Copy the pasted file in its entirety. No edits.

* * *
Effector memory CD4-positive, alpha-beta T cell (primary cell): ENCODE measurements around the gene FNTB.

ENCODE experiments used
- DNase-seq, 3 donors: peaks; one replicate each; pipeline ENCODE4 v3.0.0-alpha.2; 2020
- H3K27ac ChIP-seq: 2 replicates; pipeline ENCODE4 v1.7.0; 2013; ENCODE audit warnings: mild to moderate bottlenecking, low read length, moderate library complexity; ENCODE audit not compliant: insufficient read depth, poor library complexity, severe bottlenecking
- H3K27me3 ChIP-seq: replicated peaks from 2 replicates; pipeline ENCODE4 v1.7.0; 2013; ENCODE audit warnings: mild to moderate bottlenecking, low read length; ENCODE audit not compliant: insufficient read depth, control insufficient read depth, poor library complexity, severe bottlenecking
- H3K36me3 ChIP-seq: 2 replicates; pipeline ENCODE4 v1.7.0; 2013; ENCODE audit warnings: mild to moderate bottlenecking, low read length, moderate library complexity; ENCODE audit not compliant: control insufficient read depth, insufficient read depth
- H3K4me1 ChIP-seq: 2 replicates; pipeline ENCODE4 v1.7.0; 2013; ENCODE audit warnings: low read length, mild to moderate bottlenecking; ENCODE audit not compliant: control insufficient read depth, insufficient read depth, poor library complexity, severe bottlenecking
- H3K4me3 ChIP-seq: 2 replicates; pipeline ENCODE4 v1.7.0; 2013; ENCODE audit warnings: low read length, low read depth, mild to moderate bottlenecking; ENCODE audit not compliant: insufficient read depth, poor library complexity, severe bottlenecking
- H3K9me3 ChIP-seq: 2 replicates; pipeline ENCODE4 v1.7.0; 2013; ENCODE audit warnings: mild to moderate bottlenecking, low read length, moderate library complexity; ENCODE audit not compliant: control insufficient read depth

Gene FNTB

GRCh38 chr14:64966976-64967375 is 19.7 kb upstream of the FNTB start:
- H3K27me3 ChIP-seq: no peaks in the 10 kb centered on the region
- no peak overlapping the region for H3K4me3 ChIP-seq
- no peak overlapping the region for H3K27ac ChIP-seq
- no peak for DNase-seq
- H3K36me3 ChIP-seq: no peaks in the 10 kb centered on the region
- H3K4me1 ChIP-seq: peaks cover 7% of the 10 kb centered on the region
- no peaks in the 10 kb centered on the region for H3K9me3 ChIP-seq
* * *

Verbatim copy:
Effector memory CD4-positive, alpha-beta T cell (primary cell): ENCODE measurements around the gene FNTB.

ENCODE experiments used
- DNase-seq, 3 donors: peaks; one replicate each; pipeline ENCODE4 v3.0.0-alpha.2; 2020
- H3K27ac ChIP-seq: 2 replicates; pipeline ENCODE4 v1.7.0; 2013; ENCODE audit warnings: mild to moderate bottlenecking, low read length, moderate library complexity; ENCODE audit not compliant: insufficient read depth, poor library complexity, severe bottlenecking
- H3K27me3 ChIP-seq: replicated peaks from 2 replicates; pipeline ENCODE4 v1.7.0; 2013; ENCODE audit warnings: mild to moderate bottlenecking, low read length; ENCODE audit not compliant: insufficient read depth, control insufficient read depth, poor library complexity, severe bottlenecking
- H3K36me3 ChIP-seq: 2 replicates; pipeline ENCODE4 v1.7.0; 2013; ENCODE audit warnings: mild to moderate bottlenecking, low read length, moderate library complexity; ENCODE audit not compliant: control insufficient read depth, insufficient read depth
- H3K4me1 ChIP-seq: 2 replicates; pipeline ENCODE4 v1.7.0; 2013; ENCODE audit warnings: low read length, mild to moderate bottlenecking; ENCODE audit not compliant: control insufficient read depth, insufficient read depth, poor library complexity, severe bottlenecking
- H3K4me3 ChIP-seq: 2 replicates; pipeline ENCODE4 v1.7.0; 2013; ENCODE audit warnings: low read length, low read depth, mild to moderate bottlenecking; ENCODE audit not compliant: insufficient read depth, poor library complexity, severe bottlenecking
- H3K9me3 ChIP-seq: 2 replicates; pipeline ENCODE4 v1.7.0; 2013; ENCODE audit warnings: mild to moderate bottlenecking, low read length, moderate library complexity; ENCODE audit not compliant: control insufficient read depth

Gene FNTB

GRCh38 chr14:64966976-64967375 is 19.7 kb upstream of the FNTB start:
- H3K27me3 ChIP-seq: no peaks in the 10 kb centered on the region
- no peak overlapping the region for H3K4me3 ChIP-seq
- no peak overlapping the region for H3K27ac ChIP-seq
- no peak for DNase-seq
- H3K36me3 ChIP-seq: no peaks in the 10 kb centered on the region
- H3K4me1 ChIP-seq: peaks cover 7% of the 10 kb centered on the region
- no peaks in the 10 kb centered on the region for H3K9me3 ChIP-seq